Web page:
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Can Liposuction Improve Your Triglycerides?

The answer is it depends on the patient’s triglyceride levels before liposuction. Triglycerides are a kind of fat found in the blood, and stored in one’s fat cells. Upon eating, some of the food consumed is used for immediate energy, and some is converted to triglycerides and stored in the body to be released when needed, such as between meals. A study presented last week at the 2011 conference of The American Society of Plastic Surgeons suggests that following liposuction in patients with high triglycerides (> 150 mg/dl) had approximately a 43% reduction in levels, but patients with normal triglyceride levels experienced no reduction. While removal of excess fat through liposuction has significant impact on circulating triglyceride levels, liposuction does not impact overall lipoprotein cholesterol. Based on this provisional research it appears liposuction not only changes one’s physical appearance for the better by removing unwanted fat, but also has an affect on triglycerides in patients with high levels of blood triglycerides, which can be dangerous. At this time, there is not data about whether this reduction is permanent, how long it lasts, or if liposuction can lower one’s risk of heart disease. Liposuction is the most effective method of fat reduction and remains the gold standard for patients, despite promises made by “non-invasive” models. Following liposuction, patients can see and feel an immediate difference.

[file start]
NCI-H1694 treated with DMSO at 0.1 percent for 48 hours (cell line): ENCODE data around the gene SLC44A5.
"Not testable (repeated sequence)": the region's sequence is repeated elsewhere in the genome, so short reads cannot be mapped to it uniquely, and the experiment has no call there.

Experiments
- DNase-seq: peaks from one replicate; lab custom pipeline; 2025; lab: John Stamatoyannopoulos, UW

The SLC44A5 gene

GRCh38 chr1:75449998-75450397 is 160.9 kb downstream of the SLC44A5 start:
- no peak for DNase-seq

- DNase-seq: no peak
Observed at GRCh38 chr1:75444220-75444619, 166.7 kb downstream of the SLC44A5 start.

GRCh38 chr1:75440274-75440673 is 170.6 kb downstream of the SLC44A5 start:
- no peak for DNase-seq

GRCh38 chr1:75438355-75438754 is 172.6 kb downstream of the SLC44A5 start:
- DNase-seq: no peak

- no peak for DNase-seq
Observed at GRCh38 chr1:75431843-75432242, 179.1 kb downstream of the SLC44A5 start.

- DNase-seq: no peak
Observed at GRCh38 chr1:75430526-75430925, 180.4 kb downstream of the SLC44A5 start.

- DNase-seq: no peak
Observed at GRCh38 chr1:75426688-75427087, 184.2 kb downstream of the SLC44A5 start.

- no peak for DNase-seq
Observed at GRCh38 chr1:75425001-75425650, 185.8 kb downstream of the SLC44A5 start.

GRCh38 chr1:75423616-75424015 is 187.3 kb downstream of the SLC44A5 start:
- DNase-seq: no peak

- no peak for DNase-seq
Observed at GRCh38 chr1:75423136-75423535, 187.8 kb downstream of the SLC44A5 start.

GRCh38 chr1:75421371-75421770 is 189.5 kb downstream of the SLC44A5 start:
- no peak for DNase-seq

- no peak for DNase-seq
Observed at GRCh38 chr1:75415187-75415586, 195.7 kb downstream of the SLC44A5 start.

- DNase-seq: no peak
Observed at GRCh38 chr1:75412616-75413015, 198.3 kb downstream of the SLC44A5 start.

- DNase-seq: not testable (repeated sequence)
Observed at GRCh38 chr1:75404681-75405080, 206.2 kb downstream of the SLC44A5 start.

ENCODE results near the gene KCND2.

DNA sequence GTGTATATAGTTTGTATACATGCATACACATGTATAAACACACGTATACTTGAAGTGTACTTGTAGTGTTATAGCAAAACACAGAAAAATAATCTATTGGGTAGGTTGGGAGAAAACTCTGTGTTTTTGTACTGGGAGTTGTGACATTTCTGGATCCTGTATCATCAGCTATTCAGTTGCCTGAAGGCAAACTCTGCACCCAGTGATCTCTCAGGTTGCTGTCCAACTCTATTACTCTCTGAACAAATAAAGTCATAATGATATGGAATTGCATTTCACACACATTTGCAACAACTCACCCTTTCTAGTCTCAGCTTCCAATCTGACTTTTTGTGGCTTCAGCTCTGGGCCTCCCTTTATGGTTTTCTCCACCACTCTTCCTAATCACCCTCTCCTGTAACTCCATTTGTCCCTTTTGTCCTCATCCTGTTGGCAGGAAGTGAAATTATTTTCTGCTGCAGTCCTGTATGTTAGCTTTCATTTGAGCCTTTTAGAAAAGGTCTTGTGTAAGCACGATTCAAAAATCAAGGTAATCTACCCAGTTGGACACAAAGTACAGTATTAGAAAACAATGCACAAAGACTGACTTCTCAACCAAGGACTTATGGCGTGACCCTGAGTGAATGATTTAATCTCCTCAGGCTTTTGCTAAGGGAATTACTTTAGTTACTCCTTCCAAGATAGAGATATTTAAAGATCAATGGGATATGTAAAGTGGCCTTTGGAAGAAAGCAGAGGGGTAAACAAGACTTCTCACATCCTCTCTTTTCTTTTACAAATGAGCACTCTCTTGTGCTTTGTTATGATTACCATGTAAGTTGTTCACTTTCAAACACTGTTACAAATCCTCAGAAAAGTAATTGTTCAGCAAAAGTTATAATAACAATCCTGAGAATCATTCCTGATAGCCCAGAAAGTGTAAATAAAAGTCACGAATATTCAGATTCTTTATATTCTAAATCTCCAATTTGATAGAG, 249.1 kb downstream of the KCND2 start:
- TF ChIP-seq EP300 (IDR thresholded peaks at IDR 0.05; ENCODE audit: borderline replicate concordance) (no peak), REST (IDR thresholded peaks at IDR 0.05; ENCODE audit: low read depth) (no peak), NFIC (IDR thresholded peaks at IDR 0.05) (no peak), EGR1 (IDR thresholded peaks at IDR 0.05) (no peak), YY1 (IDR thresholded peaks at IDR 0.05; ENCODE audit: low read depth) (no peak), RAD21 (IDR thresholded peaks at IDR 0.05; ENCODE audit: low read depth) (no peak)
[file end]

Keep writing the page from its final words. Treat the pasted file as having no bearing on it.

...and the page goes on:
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Practice Policy Update Regarding COVID-19 View Update Virtual Consultation

Practice Policy Update Regarding COVID-19

Dr. Michael Eisemann, Dr. Bradley Eisemann, and the entire staff at Eisemann Plastic Surgery are committed to the health and safety of all of our patients and ourselves.

We are thankful to be connected to Houston Methodist Hospital, one of the most respected hospitals in the country. Because of this, our screening policy is aided by the hospital's official policies and checkpoint screening measures completed prior to entering our building. These measures allow us to do everything we can, at this point in time, to minimize the chance that we expose ourselves or our patients to someone who has been sick or contagious with the virus.

We are set up to perform new consults and patient follow-ups via ZOOM video conferencing.

As of Monday, March 23rd, our office is open. We are open and seeing select patients. If you are currently on the schedule, please call our office if you have any concerns about your own health.

While all major hospitals have stopped elective surgery at this time, we are very selectively performing indicated operative procedures in our procedure room and in our AAAASF certified operating room under local and IV sedation.

As always, both Dr. Michael Eisemann and Dr. Bradley Eisemann are available by phone and email to answer any questions you may have.

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